# Project Euler

My solutions for Project Euler, most of them are written in C#. I have two aims for the solution – speed and readability.

Whenever possible, I exploit the math behind the problem to obtain a much faster solution than what can be done through bruteforcing the problem.

## Solution to Problem 8 of Project Euler

We have now treated a couple of problems where a really clever solution could be derived from different branches of number theory. Problem 8 of Project Euler is inherently different.  The problem goes

Find the greatest product of five consecutive digits in the 1000-digit number.

73167176531330624919225119674426574742355349194934
96983520312774506326239578318016984801869478851843
85861560789112949495459501737958331952853208805511
12540698747158523863050715693290963295227443043557
66896648950445244523161731856403098711121722383113
62229893423380308135336276614282806444486645238749
30358907296290491560440772390713810515859307960866
70172427121883998797908792274921901699720888093776
65727333001053367881220235421809751254540594752243
52584907711670556013604839586446706324415722155397
53697817977846174064955149290862569321978468622482
83972241375657056057490261407972968652414535100474
82166370484403199890008895243450658541227588666881
16427171479924442928230863465674813919123162824586
17866458359124566529476545682848912883142607690042
24219022671055626321111109370544217506941658960408
07198403850962455444362981230987879927244284909188
84580156166097919133875499200524063689912560717606
05886116467109405077541002256983155200055935729725
71636269561882670428252483600823257530420752963450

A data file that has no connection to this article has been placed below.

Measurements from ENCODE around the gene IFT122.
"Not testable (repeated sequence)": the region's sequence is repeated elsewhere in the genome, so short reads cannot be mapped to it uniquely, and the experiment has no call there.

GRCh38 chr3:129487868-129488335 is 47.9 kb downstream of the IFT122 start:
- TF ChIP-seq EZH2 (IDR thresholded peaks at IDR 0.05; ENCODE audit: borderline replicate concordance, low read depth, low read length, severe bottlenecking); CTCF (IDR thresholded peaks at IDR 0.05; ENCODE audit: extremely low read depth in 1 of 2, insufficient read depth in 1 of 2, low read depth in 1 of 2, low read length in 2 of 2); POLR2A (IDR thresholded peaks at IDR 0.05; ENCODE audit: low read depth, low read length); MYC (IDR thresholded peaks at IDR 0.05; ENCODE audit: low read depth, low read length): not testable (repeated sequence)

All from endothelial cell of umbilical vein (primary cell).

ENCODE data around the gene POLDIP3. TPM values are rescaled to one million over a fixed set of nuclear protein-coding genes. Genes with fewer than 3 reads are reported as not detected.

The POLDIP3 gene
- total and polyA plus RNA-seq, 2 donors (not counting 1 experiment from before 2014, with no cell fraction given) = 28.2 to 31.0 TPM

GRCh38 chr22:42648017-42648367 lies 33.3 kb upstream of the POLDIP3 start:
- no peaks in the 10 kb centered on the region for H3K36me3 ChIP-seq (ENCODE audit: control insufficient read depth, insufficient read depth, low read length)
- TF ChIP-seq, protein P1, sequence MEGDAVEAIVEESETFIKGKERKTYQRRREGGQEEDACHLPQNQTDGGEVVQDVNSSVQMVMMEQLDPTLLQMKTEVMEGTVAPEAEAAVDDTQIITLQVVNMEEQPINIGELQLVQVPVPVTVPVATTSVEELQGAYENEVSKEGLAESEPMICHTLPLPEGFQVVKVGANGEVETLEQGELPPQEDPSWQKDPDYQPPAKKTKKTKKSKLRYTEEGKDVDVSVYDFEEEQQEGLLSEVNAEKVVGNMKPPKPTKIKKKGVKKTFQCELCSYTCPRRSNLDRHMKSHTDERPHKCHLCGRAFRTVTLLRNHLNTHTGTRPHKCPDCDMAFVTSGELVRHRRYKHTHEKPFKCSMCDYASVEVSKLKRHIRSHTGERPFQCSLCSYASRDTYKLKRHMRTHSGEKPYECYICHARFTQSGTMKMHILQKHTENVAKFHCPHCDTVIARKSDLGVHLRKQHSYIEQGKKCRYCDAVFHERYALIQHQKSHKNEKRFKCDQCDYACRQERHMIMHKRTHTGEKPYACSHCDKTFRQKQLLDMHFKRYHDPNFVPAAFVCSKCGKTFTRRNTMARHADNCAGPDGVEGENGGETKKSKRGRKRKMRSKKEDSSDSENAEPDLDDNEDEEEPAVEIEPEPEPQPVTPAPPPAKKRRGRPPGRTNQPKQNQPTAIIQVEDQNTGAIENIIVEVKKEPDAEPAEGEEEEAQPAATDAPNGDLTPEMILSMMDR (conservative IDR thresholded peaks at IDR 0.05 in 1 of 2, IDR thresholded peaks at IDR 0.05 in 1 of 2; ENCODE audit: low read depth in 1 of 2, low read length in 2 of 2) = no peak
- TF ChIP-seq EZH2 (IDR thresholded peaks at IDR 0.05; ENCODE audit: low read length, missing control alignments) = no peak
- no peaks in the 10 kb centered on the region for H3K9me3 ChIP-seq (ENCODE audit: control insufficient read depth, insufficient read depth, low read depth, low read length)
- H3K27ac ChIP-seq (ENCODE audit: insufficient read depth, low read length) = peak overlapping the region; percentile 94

Posted by Kristian in Project Euler, 28 comments

## Project Euler – Problem 7

Now we reached Problem 7 of Project Euler which is about prime numbers. The problem reads

By listing the first six prime numbers: 2, 3, 5, 7, 11, and 13, we can see that the 6th prime is 13.

What is the 10001st prime number?

We could solve this by brute force checking all the numbers, or we could reuse part of the solution to problem 5, where we generated a list of primes using trial division with already found prime numbers. I haven’t found a way to solve this without finding the 10000 primes before finding the answer.

Wikipedia comes with a great article about prime numbers, which also refers to several methods for checking if a number is a prime. We will take a bit of simpler approach though. But dive into the article, it is pretty interesting.

Posted by Kristian in Project Euler, 9 comments

## Project Euler – Problem 6

This exercise has a longer problem description than the previous, so lets jump right into it.

The sum of the squares of the first ten natural numbers is,

12 + 22 + … + 102 = 385
The square of the sum of the first ten natural numbers is,

(1 + 2 + … + 10)2 = 552 = 3025

Hence the difference between the sum of the squares of the first ten natural numbers and the square of the sum is 3025 – 385 = 2640.

Find the difference between the sum of the squares of the first one hundred natural numbers and the square of the sum.

Posted by Kristian in Project Euler, 9 comments

## Project Euler – Problem 5

Lets jump right into solving Problem 5 of Project Euler and let me try to give you an answer on how to solve it. The problem formulation is :

2520 is the smallest number that can be divided by each of the numbers from 1 to 10 without any remainder.